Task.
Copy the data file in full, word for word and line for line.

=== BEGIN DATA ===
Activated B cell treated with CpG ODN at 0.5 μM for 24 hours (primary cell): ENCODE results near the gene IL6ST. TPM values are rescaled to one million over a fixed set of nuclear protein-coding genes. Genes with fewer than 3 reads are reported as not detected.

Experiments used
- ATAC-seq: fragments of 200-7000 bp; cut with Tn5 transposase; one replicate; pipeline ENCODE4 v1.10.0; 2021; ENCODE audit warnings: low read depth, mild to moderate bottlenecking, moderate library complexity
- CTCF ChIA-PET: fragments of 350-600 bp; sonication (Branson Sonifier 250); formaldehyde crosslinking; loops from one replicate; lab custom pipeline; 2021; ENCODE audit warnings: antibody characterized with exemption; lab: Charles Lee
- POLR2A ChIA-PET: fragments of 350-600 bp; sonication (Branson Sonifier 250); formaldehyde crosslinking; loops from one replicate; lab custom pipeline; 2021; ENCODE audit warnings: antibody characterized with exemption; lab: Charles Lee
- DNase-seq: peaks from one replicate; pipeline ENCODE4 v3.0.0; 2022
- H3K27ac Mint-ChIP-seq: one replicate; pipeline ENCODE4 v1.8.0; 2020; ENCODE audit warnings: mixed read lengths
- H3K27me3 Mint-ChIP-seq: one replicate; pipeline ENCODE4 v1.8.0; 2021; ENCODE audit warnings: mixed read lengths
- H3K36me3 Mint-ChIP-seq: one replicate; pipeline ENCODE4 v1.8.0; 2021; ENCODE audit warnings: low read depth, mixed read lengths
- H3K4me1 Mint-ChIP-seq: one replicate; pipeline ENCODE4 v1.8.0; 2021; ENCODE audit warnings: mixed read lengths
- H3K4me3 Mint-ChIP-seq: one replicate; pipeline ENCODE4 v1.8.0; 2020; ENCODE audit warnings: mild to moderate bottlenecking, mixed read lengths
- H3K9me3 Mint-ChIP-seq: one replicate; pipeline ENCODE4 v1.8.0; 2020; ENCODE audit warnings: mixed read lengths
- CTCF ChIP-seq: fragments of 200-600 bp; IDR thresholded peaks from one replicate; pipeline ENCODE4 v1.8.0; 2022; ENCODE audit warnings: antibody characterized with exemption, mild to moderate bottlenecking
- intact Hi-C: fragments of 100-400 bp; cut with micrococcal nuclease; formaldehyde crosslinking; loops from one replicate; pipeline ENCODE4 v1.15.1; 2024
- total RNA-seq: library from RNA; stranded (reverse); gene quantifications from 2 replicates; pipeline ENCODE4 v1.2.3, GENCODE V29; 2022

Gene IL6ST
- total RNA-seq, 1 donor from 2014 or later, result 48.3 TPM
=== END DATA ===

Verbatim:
Activated B cell treated with CpG ODN at 0.5 μM for 24 hours (primary cell): ENCODE results near the gene IL6ST. TPM values are rescaled to one million over a fixed set of nuclear protein-coding genes. Genes with fewer than 3 reads are reported as not detected.

Experiments used
- ATAC-seq: fragments of 200-7000 bp; cut with Tn5 transposase; one replicate; pipeline ENCODE4 v1.10.0; 2021; ENCODE audit warnings: low read depth, mild to moderate bottlenecking, moderate library complexity
- CTCF ChIA-PET: fragments of 350-600 bp; sonication (Branson Sonifier 250); formaldehyde crosslinking; loops from one replicate; lab custom pipeline; 2021; ENCODE audit warnings: antibody characterized with exemption; lab: Charles Lee
- POLR2A ChIA-PET: fragments of 350-600 bp; sonication (Branson Sonifier 250); formaldehyde crosslinking; loops from one replicate; lab custom pipeline; 2021; ENCODE audit warnings: antibody characterized with exemption; lab: Charles Lee
- DNase-seq: peaks from one replicate; pipeline ENCODE4 v3.0.0; 2022
- H3K27ac Mint-ChIP-seq: one replicate; pipeline ENCODE4 v1.8.0; 2020; ENCODE audit warnings: mixed read lengths
- H3K27me3 Mint-ChIP-seq: one replicate; pipeline ENCODE4 v1.8.0; 2021; ENCODE audit warnings: mixed read lengths
- H3K36me3 Mint-ChIP-seq: one replicate; pipeline ENCODE4 v1.8.0; 2021; ENCODE audit warnings: low read depth, mixed read lengths
- H3K4me1 Mint-ChIP-seq: one replicate; pipeline ENCODE4 v1.8.0; 2021; ENCODE audit warnings: mixed read lengths
- H3K4me3 Mint-ChIP-seq: one replicate; pipeline ENCODE4 v1.8.0; 2020; ENCODE audit warnings: mild to moderate bottlenecking, mixed read lengths
- H3K9me3 Mint-ChIP-seq: one replicate; pipeline ENCODE4 v1.8.0; 2020; ENCODE audit warnings: mixed read lengths
- CTCF ChIP-seq: fragments of 200-600 bp; IDR thresholded peaks from one replicate; pipeline ENCODE4 v1.8.0; 2022; ENCODE audit warnings: antibody characterized with exemption, mild to moderate bottlenecking
- intact Hi-C: fragments of 100-400 bp; cut with micrococcal nuclease; formaldehyde crosslinking; loops from one replicate; pipeline ENCODE4 v1.15.1; 2024
- total RNA-seq: library from RNA; stranded (reverse); gene quantifications from 2 replicates; pipeline ENCODE4 v1.2.3, GENCODE V29; 2022

Gene IL6ST
- total RNA-seq, 1 donor from 2014 or later, result 48.3 TPM